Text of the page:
John TylerJohn Tyler is one of those presidents who is often overlooked. An advocate of states’ rights, he was placed on the 1840 Whig ticket to bring in southern votes. Tyler became president only because William Henry Harrison passed away after just a month in office. From there, things went downhill for the Virginian. The Whig party, which had expected to control Tyler, abandoned him once it was clear that he wasn’t going to cave to their agenda. Tyler finished out Harrison’s term, with his only notable achievement being the signing of a joint congressional resolution agreeing to annex Texas. He was elected to the Confederate Congress but died before taking office.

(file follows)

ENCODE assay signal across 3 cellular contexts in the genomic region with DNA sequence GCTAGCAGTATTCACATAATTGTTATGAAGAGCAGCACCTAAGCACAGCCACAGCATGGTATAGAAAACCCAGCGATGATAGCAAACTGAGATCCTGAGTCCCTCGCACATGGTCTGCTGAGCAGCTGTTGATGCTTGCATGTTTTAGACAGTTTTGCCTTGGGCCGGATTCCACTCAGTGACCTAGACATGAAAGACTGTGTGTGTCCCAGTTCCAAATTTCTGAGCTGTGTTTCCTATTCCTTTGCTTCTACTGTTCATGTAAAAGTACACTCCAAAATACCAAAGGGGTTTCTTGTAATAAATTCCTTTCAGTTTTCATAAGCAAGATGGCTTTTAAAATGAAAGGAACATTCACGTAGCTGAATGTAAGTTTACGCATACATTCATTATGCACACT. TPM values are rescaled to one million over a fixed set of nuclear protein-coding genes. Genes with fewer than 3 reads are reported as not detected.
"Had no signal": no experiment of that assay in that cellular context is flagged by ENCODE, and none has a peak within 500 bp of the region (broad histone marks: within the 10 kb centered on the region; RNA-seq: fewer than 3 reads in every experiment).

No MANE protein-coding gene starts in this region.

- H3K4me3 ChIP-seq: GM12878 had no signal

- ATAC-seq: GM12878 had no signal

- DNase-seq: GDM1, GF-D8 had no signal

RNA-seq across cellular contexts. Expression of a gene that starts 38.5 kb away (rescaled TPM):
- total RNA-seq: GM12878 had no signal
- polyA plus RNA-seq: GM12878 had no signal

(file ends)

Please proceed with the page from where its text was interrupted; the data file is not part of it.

One of Tyler sons was Lyon G. Tyler. Tyler was a former president of the College of William & Mary, as well as a prolific writer and editor. Two of his sons (President Tyler’s grandsons) were still living as of early 2010. One, Harrison Tyler, is a retired chemical engineer who owns Sherwood Forest, his grandparents’ plantation. The other, Lyon G. Tyler, Jr., who lives in the Nashville area, was a professor of history at the Citadel and still speaks to the public about his family’s history.

Pretty cool, eh?

UPDATED: This post was my original inspiration. Since I first wrote this post in 2010, other media have written stories on the two grandsons (for example, here and here).